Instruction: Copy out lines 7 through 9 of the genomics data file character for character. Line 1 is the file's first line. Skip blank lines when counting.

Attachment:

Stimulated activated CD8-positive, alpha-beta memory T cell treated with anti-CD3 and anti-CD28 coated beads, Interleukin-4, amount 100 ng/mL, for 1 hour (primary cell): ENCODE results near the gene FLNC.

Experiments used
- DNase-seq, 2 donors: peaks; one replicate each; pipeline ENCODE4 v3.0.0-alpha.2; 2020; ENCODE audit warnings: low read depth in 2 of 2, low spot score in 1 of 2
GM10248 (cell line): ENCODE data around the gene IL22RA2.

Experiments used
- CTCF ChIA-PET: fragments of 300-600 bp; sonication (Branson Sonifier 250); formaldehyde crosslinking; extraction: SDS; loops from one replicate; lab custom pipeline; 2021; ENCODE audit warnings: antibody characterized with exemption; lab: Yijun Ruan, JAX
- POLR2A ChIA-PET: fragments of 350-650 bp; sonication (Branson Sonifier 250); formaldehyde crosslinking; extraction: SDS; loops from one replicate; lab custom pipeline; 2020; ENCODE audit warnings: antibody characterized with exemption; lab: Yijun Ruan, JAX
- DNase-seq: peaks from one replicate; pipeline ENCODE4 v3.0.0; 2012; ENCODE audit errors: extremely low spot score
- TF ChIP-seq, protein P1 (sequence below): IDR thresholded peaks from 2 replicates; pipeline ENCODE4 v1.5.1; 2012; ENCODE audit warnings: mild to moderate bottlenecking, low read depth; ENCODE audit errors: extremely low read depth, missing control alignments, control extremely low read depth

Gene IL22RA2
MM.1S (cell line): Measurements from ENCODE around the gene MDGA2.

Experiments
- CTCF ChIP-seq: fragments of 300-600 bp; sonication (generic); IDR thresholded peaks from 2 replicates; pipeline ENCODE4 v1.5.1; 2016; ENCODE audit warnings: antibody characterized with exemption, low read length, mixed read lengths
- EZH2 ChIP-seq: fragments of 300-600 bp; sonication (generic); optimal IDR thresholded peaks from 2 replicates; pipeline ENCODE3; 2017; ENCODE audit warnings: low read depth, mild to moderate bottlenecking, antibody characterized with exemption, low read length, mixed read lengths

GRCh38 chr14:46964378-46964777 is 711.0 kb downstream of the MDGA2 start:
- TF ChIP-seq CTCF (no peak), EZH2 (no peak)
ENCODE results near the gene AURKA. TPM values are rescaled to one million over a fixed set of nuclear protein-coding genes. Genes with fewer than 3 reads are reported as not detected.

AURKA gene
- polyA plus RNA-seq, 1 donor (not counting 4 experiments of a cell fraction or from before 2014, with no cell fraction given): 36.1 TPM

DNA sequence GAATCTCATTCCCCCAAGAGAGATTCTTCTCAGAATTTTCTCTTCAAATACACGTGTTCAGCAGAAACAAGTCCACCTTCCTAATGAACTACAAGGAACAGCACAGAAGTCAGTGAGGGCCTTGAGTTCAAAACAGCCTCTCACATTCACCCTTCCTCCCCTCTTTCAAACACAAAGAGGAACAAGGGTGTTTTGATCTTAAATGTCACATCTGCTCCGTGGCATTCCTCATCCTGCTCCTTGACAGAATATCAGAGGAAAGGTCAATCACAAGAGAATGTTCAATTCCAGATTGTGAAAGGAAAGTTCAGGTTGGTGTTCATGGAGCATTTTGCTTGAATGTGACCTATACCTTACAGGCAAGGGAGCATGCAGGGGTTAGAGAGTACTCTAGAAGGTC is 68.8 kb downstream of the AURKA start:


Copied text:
- POLR2A ChIA-PET: fragments of 350-650 bp; sonication (Branson Sonifier 250); formaldehyde crosslinking; extraction: SDS; loops from one replicate; lab custom pipeline; 2020; ENCODE audit warnings: antibody characterized with exemption; lab: Yijun Ruan, JAX
- DNase-seq: peaks from one replicate; pipeline ENCODE4 v3.0.0; 2012; ENCODE audit errors: extremely low spot score
- TF ChIP-seq, protein P1 (sequence below): IDR thresholded peaks from 2 replicates; pipeline ENCODE4 v1.5.1; 2012; ENCODE audit warnings: mild to moderate bottlenecking, low read depth; ENCODE audit errors: extremely low read depth, missing control alignments, control extremely low read depth